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Salamiyya, in Syria,was one of the chief centres of the earliest Ismaili activities. When Imam Muhammad b. Ismail succeeded his father to the Imamat (sometime between 754-763), he went into hiding to avoid persecution, thereby commencing the dawr al-satr (period of concealment) in early Ismaili history. His whereabouts were known to only a few trusted disciples. Imam Muhammad b. Ismail dispatched dais to various areas in Persia. During the time of his son and successor, dais began to achieve major success. This aroused the hostility of the local authorities, who attempted to arrest him. The Imam migrated to Salamiyya in 870, then a small town far from the major urban centres where visits from his dais could not be easily noticed by the authorities.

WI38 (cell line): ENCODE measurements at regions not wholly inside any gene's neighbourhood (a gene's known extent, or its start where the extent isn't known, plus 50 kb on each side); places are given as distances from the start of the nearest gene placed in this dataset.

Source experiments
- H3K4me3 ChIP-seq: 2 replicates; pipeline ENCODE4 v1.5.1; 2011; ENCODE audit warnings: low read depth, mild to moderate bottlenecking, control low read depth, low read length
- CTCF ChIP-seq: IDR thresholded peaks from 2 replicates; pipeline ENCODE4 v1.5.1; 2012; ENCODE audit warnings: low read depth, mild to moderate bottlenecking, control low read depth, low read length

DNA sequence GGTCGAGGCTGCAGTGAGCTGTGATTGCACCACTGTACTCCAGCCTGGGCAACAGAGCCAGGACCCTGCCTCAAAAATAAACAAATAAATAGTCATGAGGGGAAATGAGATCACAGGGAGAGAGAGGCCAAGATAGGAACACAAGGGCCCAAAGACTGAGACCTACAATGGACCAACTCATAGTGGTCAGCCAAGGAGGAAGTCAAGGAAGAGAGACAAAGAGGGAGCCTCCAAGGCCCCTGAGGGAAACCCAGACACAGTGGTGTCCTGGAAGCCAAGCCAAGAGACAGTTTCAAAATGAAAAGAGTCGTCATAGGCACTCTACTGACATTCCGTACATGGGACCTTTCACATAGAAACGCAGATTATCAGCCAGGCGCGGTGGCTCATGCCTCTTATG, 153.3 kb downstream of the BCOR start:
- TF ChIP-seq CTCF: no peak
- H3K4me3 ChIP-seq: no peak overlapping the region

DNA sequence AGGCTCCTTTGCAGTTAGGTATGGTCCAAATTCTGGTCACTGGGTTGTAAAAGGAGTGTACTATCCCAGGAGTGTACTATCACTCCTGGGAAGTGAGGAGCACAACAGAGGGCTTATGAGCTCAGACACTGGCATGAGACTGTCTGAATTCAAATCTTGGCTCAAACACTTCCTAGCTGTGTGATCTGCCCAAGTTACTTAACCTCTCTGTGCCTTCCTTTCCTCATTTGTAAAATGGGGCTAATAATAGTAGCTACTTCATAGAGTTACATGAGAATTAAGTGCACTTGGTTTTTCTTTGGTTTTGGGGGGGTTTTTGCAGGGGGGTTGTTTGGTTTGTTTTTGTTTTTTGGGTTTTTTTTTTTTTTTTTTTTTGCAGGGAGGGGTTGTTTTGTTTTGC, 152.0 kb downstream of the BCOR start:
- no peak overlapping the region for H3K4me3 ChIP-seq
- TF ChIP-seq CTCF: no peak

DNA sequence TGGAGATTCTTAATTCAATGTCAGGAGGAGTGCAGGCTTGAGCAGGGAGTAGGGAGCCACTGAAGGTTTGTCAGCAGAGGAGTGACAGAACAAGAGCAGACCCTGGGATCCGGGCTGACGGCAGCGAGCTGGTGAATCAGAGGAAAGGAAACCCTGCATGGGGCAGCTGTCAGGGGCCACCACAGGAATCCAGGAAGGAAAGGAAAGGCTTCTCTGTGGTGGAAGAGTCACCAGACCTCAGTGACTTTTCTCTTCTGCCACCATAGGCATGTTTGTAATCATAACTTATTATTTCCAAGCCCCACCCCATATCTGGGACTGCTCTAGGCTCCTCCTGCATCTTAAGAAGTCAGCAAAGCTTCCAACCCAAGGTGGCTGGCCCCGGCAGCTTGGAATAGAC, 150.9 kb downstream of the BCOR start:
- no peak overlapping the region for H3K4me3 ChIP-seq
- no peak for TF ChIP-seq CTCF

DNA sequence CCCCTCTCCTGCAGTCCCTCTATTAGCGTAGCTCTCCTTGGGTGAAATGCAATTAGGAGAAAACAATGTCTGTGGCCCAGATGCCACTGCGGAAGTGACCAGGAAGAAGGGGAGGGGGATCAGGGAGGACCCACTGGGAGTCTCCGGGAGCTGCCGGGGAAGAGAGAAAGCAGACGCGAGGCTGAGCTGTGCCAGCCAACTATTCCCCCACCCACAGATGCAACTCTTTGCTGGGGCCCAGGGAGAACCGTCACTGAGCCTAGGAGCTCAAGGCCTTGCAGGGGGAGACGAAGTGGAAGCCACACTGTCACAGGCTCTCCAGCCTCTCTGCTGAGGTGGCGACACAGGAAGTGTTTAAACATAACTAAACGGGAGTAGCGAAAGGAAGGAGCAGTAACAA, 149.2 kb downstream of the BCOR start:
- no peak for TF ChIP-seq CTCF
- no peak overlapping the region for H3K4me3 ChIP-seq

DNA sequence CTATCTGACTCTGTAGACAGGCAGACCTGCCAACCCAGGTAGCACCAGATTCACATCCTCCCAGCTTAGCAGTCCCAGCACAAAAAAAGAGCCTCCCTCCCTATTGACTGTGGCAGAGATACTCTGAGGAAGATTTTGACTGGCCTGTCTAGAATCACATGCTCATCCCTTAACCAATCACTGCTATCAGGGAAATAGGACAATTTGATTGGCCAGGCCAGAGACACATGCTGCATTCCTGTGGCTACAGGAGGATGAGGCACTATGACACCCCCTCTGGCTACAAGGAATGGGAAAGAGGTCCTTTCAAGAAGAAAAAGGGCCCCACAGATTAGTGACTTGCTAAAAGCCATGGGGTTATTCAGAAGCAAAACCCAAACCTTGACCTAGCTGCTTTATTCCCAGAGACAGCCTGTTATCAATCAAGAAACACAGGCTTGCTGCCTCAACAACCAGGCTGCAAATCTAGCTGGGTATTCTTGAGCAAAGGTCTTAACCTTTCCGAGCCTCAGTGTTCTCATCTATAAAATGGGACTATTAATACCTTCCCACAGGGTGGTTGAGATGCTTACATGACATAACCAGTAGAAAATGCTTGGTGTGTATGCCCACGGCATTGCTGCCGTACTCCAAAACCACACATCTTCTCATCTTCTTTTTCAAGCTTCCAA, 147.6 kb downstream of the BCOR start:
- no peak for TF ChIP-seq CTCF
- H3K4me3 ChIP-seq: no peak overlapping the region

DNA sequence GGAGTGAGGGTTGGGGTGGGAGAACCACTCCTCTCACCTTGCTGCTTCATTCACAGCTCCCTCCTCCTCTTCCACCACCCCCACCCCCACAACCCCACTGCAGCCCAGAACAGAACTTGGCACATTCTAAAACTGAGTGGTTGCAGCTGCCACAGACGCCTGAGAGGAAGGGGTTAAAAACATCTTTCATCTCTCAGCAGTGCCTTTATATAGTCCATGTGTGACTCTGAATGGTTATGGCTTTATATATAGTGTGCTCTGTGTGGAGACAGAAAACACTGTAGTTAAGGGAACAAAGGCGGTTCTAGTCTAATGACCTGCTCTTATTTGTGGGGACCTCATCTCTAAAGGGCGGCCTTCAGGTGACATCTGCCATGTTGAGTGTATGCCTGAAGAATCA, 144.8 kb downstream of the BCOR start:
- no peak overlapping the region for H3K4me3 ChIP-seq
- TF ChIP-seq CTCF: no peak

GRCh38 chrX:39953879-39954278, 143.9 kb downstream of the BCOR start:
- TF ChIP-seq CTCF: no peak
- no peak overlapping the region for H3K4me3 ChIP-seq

It was in Salamiyya that his next three successors were able to establish the headquarters of the dawa. However, when the events became turbulent, Imam al-Mahdi left Salamiyya in 902, eventually settling in Morocco in North Africa, where the Ismaili dawa had achieved its most enduring success. In 909, Imam al-Mahdi established the Fatimid caliphate in North Africa.
–Nadia Eboo Jamal, Survving the Mongols (London: I.B. Taurus & Co. Ltd., 2002)